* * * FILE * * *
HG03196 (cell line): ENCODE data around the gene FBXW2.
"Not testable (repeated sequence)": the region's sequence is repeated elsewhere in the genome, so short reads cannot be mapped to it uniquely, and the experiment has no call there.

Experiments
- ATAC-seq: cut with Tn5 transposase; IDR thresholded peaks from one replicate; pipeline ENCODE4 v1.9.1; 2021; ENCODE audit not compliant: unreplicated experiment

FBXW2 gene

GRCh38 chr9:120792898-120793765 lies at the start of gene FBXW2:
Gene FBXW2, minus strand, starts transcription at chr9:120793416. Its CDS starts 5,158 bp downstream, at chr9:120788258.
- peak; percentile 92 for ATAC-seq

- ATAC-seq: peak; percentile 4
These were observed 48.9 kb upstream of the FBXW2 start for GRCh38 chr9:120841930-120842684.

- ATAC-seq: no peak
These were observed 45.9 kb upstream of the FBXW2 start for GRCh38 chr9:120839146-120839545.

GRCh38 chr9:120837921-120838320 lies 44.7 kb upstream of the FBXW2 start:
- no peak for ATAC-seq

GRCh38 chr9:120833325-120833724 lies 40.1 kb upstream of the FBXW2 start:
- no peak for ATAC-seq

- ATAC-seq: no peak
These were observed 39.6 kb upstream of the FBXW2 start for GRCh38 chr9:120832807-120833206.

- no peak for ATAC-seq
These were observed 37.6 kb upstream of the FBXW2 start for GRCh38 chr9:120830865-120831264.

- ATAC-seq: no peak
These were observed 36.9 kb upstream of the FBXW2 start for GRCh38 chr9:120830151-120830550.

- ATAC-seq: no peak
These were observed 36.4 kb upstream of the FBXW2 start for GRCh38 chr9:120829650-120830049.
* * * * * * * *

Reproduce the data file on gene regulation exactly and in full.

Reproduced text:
HG03196 (cell line): ENCODE data around the gene FBXW2.
"Not testable (repeated sequence)": the region's sequence is repeated elsewhere in the genome, so short reads cannot be mapped to it uniquely, and the experiment has no call there.

Experiments
- ATAC-seq: cut with Tn5 transposase; IDR thresholded peaks from one replicate; pipeline ENCODE4 v1.9.1; 2021; ENCODE audit not compliant: unreplicated experiment

FBXW2 gene

GRCh38 chr9:120792898-120793765 lies at the start of gene FBXW2:
Gene FBXW2, minus strand, starts transcription at chr9:120793416. Its CDS starts 5,158 bp downstream, at chr9:120788258.
- peak; percentile 92 for ATAC-seq

- ATAC-seq: peak; percentile 4
These were observed 48.9 kb upstream of the FBXW2 start for GRCh38 chr9:120841930-120842684.

- ATAC-seq: no peak
These were observed 45.9 kb upstream of the FBXW2 start for GRCh38 chr9:120839146-120839545.

GRCh38 chr9:120837921-120838320 lies 44.7 kb upstream of the FBXW2 start:
- no peak for ATAC-seq

GRCh38 chr9:120833325-120833724 lies 40.1 kb upstream of the FBXW2 start:
- no peak for ATAC-seq

- ATAC-seq: no peak
These were observed 39.6 kb upstream of the FBXW2 start for GRCh38 chr9:120832807-120833206.

- no peak for ATAC-seq
These were observed 37.6 kb upstream of the FBXW2 start for GRCh38 chr9:120830865-120831264.

- ATAC-seq: no peak
These were observed 36.9 kb upstream of the FBXW2 start for GRCh38 chr9:120830151-120830550.

- ATAC-seq: no peak
These were observed 36.4 kb upstream of the FBXW2 start for GRCh38 chr9:120829650-120830049.